For Immediate Release
January 10, 2022
NEW YORK STATE DIVISION OF HOMELAND SECURITY AND EMERGENCY SERVICES URGES NEW YORKERS TO PREPARE FOR EXTREME COLD WEATHER
The New York State Division of Homeland Security and Emergency Services’ Acting Commissioner Jackie Bray today urged all New Yorkers to prepare for extreme cold weather as temperatures across the state are forecast to drop well below freezing over the coming days. For several regions across the state, especially those adjacent to Lakes Erie and Ontario, wind chills as low as -20 to -30 degrees are expected to begin later today and continue into Tuesday afternoon. This type of weather brings an increased risk of hypothermia and frostbite, and increases the risk of fire and carbon monoxide poisoning from alternative heating sources such as portable space heaters and fuel-burning appliances.
Several areas in Central New York and the North Country are expected to receive up to two feet of lake effect snow and winds gusting up to 40 mph at times through Tuesday. Travel conditions during heavy snow and high winds will be difficult at times, and roads may be slippery due to the mixture of blowing snow and below freezing temperatures.
“Weather conditions across the state will bring extreme cold until Wednesday and many of the same areas will see dangerous travel conditions until tomorrow because of heavy snow, high winds and the dangerously cold temperatures,” said Acting Commissioner Jackie Bray. “I’m cautioning New Yorkers that extreme cold temperatures can cause frostbite to exposed skin in minutes, so limit your time outdoors and know where to take shelter if needed. If you are able, check in on neighbors and loved ones and make sure they are safe.”
For the most current weather warnings, watches and advisories in your area, please visit the National Weather Service Public Alerts website.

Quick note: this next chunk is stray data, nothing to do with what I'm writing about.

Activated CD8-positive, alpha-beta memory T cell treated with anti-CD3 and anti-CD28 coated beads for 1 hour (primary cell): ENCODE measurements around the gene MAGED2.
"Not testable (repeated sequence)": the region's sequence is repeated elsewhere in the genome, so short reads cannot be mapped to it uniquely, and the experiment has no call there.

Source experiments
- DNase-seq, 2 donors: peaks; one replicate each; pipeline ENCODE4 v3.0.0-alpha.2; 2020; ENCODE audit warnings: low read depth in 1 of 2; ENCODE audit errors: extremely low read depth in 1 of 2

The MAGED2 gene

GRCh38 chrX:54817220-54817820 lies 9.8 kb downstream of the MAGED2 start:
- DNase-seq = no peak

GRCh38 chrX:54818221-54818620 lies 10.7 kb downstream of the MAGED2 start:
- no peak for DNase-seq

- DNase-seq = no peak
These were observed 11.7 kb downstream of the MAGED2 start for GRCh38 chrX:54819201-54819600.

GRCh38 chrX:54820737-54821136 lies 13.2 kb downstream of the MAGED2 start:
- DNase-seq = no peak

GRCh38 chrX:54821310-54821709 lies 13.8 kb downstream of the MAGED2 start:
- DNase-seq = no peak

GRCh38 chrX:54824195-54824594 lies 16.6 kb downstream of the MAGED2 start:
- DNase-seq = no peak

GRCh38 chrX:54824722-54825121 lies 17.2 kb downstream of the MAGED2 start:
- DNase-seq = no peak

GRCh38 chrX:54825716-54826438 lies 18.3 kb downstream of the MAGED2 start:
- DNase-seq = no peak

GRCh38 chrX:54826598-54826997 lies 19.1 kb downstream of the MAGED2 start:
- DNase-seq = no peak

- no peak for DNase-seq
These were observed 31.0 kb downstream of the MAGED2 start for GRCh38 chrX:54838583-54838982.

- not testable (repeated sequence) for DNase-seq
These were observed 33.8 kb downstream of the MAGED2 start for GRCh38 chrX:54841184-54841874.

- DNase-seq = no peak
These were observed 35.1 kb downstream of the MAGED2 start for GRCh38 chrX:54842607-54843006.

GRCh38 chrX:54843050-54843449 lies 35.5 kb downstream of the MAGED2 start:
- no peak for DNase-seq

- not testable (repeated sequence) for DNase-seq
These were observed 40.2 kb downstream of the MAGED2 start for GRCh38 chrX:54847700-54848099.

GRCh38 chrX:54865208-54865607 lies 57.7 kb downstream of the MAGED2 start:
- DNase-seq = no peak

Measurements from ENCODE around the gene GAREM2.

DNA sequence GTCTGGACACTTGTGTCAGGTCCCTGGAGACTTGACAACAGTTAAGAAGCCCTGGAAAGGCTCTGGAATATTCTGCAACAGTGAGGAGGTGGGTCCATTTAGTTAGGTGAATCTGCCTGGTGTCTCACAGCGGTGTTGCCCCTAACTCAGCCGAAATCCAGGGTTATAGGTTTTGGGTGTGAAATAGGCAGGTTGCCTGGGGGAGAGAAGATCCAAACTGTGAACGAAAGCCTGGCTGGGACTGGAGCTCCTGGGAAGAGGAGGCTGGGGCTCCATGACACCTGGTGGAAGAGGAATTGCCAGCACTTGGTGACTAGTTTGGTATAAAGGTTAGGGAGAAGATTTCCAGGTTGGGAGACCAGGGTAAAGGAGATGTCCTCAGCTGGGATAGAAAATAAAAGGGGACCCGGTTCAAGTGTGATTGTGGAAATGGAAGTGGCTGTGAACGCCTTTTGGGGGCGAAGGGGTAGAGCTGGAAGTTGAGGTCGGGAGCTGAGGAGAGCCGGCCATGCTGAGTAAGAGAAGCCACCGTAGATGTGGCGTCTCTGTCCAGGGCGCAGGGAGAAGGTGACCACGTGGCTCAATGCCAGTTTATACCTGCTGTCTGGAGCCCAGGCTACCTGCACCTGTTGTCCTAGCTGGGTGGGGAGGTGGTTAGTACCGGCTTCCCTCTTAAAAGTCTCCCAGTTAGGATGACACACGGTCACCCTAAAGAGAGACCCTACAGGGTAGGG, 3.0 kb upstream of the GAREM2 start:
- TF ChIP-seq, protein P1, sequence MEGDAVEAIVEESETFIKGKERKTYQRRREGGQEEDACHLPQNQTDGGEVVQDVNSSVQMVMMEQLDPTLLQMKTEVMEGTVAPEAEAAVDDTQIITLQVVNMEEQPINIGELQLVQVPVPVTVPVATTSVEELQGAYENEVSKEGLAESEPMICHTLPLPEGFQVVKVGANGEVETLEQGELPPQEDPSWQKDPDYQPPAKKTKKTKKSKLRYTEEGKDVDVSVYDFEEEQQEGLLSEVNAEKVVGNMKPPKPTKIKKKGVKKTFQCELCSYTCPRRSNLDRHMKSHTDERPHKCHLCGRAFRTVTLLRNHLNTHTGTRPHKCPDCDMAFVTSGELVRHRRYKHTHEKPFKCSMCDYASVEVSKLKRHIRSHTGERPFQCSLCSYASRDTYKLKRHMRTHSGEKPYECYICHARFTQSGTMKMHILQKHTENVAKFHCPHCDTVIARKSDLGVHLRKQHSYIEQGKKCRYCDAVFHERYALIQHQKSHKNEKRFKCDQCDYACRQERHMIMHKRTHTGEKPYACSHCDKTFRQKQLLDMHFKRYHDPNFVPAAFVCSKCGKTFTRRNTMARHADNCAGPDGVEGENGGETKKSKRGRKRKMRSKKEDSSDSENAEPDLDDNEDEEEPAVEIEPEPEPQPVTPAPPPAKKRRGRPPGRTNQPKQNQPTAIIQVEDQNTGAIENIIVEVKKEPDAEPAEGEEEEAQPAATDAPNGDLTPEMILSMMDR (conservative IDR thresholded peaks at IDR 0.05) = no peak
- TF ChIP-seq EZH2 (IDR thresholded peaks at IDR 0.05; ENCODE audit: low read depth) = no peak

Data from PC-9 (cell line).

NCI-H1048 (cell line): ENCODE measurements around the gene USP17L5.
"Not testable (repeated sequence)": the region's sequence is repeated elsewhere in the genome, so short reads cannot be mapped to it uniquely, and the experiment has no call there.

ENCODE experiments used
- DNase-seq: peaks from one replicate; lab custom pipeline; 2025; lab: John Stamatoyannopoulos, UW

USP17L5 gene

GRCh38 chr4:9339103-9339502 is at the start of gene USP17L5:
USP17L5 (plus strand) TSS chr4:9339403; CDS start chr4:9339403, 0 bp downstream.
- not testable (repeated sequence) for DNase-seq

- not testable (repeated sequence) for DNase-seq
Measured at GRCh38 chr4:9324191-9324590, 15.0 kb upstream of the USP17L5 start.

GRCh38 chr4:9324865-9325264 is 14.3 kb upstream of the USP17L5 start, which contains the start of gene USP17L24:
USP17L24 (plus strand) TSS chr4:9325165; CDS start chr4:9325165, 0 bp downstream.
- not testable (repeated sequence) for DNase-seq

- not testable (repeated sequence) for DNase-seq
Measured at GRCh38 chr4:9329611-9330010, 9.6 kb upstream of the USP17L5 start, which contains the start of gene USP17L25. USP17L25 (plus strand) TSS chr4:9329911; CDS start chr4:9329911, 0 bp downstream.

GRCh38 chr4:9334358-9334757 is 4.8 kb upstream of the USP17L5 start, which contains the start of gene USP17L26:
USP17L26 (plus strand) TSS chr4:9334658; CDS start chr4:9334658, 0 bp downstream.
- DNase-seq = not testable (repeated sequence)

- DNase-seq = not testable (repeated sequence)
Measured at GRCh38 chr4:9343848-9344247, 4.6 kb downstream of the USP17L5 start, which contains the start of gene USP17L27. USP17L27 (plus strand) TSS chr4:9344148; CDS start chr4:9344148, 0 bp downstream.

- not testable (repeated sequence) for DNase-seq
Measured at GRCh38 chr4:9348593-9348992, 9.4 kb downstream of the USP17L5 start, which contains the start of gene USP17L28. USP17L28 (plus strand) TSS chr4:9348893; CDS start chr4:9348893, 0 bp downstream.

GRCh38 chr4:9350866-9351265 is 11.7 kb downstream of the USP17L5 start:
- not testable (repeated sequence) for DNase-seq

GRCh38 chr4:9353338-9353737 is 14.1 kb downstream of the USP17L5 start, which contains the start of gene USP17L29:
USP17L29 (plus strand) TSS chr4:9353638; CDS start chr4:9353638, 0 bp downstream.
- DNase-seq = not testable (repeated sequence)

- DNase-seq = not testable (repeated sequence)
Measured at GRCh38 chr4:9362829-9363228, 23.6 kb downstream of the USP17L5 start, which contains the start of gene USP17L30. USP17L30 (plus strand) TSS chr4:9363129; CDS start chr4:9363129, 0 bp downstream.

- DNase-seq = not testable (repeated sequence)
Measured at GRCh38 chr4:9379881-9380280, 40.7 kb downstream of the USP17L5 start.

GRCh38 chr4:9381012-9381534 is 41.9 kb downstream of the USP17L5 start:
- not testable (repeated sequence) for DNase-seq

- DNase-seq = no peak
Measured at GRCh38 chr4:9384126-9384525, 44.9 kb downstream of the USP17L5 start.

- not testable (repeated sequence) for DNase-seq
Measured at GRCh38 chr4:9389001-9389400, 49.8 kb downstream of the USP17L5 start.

Protecting Water Pipes
Prevent the mess and aggravation of frozen water pipes, protect your home, apartment, or business by following these steps:
Be "Fire Safe"
Heating equipment is among the leading causes of home fires nationally and in New York State. Take a few simple steps to significantly reduce the possibility of experiencing a heating related fire. No matter how careful you are with home heating, you and your family should be prepared in case fire strikes:
Maintain and Inspect Home Heating Appliances
Proper maintenance and an annual inspection of heat pumps, furnaces, space heaters, wood and coal stoves, fireplaces, chimneys and chimney connections by qualified specialists can prevent fires and save lives. Follow the manufacturer's instructions for installation, venting, fueling, maintenance and repair. Review the owner's manual to make sure you remember the operating and safety features.
Space Heaters – Keep space heaters at least 3 feet away from furniture, window treatments, bedding, clothing, rugs, and other combustibles. Avoid the use of extension cords with electric heaters. Always turn off space heaters before leaving the room or going to bed.